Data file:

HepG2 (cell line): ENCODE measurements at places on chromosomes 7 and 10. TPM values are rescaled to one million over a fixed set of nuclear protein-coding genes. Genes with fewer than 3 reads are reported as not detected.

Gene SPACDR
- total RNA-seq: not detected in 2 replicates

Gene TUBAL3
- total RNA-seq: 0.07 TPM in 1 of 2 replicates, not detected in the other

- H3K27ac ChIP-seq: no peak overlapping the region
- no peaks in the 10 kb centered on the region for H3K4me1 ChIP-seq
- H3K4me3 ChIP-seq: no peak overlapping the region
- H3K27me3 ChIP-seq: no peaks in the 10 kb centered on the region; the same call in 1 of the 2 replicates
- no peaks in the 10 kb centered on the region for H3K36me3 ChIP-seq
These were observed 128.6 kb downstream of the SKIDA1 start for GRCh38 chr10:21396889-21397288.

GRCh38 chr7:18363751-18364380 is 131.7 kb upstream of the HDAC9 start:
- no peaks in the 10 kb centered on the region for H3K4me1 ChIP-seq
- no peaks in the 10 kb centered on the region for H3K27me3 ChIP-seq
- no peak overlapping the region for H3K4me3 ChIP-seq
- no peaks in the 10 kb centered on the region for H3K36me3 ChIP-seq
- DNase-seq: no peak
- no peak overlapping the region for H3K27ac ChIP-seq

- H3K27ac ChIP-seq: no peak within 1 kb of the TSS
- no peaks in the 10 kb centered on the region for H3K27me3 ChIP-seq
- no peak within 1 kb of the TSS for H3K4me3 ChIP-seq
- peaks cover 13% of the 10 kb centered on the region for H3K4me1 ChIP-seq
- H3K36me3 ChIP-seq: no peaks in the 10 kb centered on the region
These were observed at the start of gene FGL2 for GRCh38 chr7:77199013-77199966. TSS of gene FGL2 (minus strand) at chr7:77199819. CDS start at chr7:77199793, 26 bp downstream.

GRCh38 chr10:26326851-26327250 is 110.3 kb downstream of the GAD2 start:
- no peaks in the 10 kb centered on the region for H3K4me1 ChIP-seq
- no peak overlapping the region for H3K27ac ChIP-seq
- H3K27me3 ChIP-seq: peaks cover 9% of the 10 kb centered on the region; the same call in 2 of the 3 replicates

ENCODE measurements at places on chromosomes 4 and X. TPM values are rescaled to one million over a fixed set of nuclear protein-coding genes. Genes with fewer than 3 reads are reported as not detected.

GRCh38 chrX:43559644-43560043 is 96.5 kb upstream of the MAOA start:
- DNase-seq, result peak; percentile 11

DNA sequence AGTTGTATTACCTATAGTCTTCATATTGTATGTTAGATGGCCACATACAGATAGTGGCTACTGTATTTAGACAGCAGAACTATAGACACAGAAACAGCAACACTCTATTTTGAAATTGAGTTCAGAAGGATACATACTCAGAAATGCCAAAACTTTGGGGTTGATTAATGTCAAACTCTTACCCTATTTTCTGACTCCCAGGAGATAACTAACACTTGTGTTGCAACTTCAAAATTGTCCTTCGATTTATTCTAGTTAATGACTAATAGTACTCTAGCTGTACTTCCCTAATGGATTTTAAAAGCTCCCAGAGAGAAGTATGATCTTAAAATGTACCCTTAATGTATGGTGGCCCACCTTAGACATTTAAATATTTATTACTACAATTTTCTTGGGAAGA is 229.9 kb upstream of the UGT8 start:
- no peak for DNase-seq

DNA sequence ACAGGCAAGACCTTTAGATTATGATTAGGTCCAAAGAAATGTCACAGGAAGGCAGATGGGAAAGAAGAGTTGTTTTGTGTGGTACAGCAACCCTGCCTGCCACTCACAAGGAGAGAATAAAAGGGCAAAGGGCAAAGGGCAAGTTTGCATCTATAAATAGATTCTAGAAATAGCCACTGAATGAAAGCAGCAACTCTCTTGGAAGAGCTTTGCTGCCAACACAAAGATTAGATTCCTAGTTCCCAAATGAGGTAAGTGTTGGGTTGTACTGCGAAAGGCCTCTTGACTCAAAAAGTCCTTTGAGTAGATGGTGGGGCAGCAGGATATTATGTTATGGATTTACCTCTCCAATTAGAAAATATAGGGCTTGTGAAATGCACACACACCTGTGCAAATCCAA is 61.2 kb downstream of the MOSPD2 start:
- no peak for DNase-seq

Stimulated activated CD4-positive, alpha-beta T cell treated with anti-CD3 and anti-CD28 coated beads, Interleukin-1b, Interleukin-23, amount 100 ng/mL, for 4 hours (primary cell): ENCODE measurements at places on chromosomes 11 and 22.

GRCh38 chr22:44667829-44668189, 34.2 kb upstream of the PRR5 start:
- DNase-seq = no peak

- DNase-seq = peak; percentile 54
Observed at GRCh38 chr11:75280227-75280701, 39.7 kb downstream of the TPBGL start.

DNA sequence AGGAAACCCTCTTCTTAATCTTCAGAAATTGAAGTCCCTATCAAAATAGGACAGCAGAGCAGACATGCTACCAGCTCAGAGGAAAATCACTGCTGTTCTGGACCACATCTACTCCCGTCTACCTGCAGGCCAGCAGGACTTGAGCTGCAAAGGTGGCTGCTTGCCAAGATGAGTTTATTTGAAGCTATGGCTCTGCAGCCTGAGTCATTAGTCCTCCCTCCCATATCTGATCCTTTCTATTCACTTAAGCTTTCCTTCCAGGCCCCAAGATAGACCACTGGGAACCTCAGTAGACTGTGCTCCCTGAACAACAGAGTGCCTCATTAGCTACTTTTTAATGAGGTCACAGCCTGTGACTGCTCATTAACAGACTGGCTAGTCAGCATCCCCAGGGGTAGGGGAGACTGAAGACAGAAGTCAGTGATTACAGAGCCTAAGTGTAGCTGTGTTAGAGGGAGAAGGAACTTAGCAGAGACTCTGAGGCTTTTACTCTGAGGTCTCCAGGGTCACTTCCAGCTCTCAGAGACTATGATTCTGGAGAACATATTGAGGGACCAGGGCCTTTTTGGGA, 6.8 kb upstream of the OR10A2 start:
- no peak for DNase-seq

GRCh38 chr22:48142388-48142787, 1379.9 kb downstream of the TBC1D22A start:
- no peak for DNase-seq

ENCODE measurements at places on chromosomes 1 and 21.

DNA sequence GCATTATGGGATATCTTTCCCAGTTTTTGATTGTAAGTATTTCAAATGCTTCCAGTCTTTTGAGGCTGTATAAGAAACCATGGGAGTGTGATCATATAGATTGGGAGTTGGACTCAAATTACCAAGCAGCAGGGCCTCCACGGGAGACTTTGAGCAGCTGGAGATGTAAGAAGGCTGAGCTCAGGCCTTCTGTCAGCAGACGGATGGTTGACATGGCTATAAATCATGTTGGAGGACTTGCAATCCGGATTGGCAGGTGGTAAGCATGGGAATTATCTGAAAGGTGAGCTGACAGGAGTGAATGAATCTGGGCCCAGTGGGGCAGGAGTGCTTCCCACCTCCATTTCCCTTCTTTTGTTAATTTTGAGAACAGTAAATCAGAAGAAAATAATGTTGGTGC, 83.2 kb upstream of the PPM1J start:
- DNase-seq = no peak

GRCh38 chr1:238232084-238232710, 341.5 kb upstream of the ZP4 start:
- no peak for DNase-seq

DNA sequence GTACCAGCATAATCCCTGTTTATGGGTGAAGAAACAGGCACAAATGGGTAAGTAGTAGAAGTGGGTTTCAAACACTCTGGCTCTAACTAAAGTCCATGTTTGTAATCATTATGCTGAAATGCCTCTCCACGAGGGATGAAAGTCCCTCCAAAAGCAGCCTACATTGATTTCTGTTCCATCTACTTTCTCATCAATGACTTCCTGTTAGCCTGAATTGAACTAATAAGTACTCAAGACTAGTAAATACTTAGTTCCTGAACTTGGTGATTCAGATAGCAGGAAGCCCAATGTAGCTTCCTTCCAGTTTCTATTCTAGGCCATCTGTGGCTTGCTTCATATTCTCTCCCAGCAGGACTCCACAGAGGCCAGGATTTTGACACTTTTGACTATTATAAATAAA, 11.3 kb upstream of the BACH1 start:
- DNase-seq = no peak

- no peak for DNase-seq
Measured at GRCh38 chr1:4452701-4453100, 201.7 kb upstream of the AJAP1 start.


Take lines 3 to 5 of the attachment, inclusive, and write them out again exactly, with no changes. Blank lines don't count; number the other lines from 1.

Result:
- total RNA-seq: not detected in 2 replicates

Gene TUBAL3
- total RNA-seq: 0.07 TPM in 1 of 2 replicates, not detected in the other